Saturday, June 8, 2013

Father's and Son's Camp out

A couple of weeks ago they announced that several congregations that are all pretty close to us were having a Father's and Son's camp out.  I wasn't at the meeting where it was first brought up but I understand that the hubbs said that he would love to go and he would be bringing his daughter.

He left it at that.

One of the great things about the hubbs is that he doesn't seem to get all worked up about things.  If I would have been in the room I would have been seething.  How dare they?  Did they have a father's a daughter's camp out planned (the answer to this question is no)?  I can just imagine what would have been going through my head while they tried to explain that they had lots of fun cooking and decorating activities planned for girls and their moms.  My anger would have fueled my thoughts and actions.  If you would have asked me I might have called anger something more PC like "rightous indignation" but boiled down to its barest form it would have just been anger--anger calling me to action.  I would fret about what people would say and how I would react and how I would protect her.

The hubbs doesn't need that.  He doesn't have to be angry to act.  He can just act.  And he's better off for it.

They had a great time.  They canoed and slept in a tent and ever since Claire has been walking around talking about camping and looking for flash lights to put in her backpack.

After the event the hubbs was in another meeting where they asked for reviews and he said, "next year I think we should make it father's and kid's instead of father's and son's."  The people conducting the meeting said they would think about it but the hubbs doesn't think they'll change.

He said he would take Claire next year too.

She can hardly wait.

Thursday, June 6, 2013

It's called a funk

I've been in a little bit of a writing funk (I've been in a personal funk too--oh hey still not back to pre-pregnancy weight and a husband who is gone for 12 hours every day.  Oh....and I have two kids who seem to have missed the memo that we only get up at 5 if there is a fire).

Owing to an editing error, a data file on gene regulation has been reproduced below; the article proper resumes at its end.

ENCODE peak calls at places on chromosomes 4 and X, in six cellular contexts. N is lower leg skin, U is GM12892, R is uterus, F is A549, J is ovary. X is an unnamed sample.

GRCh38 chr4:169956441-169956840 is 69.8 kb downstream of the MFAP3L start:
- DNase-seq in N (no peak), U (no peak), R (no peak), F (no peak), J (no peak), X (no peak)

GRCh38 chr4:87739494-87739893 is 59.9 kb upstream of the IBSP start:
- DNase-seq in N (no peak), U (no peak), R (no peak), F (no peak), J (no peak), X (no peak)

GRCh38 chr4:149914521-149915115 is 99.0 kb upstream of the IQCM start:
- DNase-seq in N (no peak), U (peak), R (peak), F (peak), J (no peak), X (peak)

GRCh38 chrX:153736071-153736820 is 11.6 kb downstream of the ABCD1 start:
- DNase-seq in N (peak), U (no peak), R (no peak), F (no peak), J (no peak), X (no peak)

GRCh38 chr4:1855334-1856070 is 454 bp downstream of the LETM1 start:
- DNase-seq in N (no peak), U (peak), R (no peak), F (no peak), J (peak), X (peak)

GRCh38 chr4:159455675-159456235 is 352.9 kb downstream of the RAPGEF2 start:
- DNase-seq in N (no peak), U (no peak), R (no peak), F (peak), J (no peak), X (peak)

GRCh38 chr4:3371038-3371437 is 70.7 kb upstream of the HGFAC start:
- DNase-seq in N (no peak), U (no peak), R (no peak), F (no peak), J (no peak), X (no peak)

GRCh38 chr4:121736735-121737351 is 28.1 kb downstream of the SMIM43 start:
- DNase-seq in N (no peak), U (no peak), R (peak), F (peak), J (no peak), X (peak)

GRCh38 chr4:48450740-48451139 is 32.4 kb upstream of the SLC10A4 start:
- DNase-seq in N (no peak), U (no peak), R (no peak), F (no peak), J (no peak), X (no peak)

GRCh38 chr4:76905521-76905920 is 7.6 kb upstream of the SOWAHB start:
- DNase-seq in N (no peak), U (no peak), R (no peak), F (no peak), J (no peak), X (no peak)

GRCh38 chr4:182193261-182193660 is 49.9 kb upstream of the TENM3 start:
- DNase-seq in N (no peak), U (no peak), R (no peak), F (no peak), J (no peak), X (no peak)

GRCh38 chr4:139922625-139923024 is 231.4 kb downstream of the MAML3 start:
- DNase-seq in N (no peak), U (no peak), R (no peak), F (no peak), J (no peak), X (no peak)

I think about this blog pretty regularly.  I think of things that I want to talk about and hear about and inspiration that I receive and I want to share it.  But then I think, "who wants to hear that from me?" or "who am I to talk about _____?"

On Sunday I read this article by C. Jane and I was thrilled because she gave me a new way to talk about what I was feeling.  The article is titled "Do you feel like you are casting your pearls before swine when you write personally?" and it opens up with this definition from Wikipedia

"Pearls before swine" and "casting pearls" refer to a quotation from Matthew 7:6 in Jesus's Sermon on the Mount, implying that you should not put what is valuable in front of those who will reject the notion that it has value and furthermore that they will seek to diminish or destroy what you offer.
Her basic thought is that you have to define what are swine and what are pearls.  Sometimes it doesn't feel like your thoughts are pearls.  Sometimes you are a swine.  So there it is...lately, I have been my own swine.

Who am I to talk about _____?  Who am I not to?

So here it goes. I've been thinking a lot about stuff lately.  Claire is obsessed with stuff.  Before we go anywhere she tries to pack all of her purses full of tiny little objects--all of the utensils from her play kitchen, all of the pieces of board games, all of the little chew toys that Noah has.  You name it and she'll put it in a purse and try to bring it with us.  It drives me crazy and every time it happens I'm embarrassed that we have enough stuff for her to fill 4-5 purses.

But then I fall into the trap of wanting to buy her more stuff.  The other day a friend gave us a Dora Doll House.  Claire was thrilled (Noah loves it too because it talks when he pushes the buttons). I came home and immediately went about searching Amazon so we could have dolls and furniture.  You'll be please to know that I caught myself just before I ordered $40 worth of dolls and furniture.  Instead we scrounged up all the little doll-like things we had that fit in the house and made furniture out of egg cartons.  She was thrilled.  And today, when I found the bed and couch we made crammed into one of her purses I just threw it away.

Here's to less stuff.

What do you do to keep yourself from acquiring too much stuff?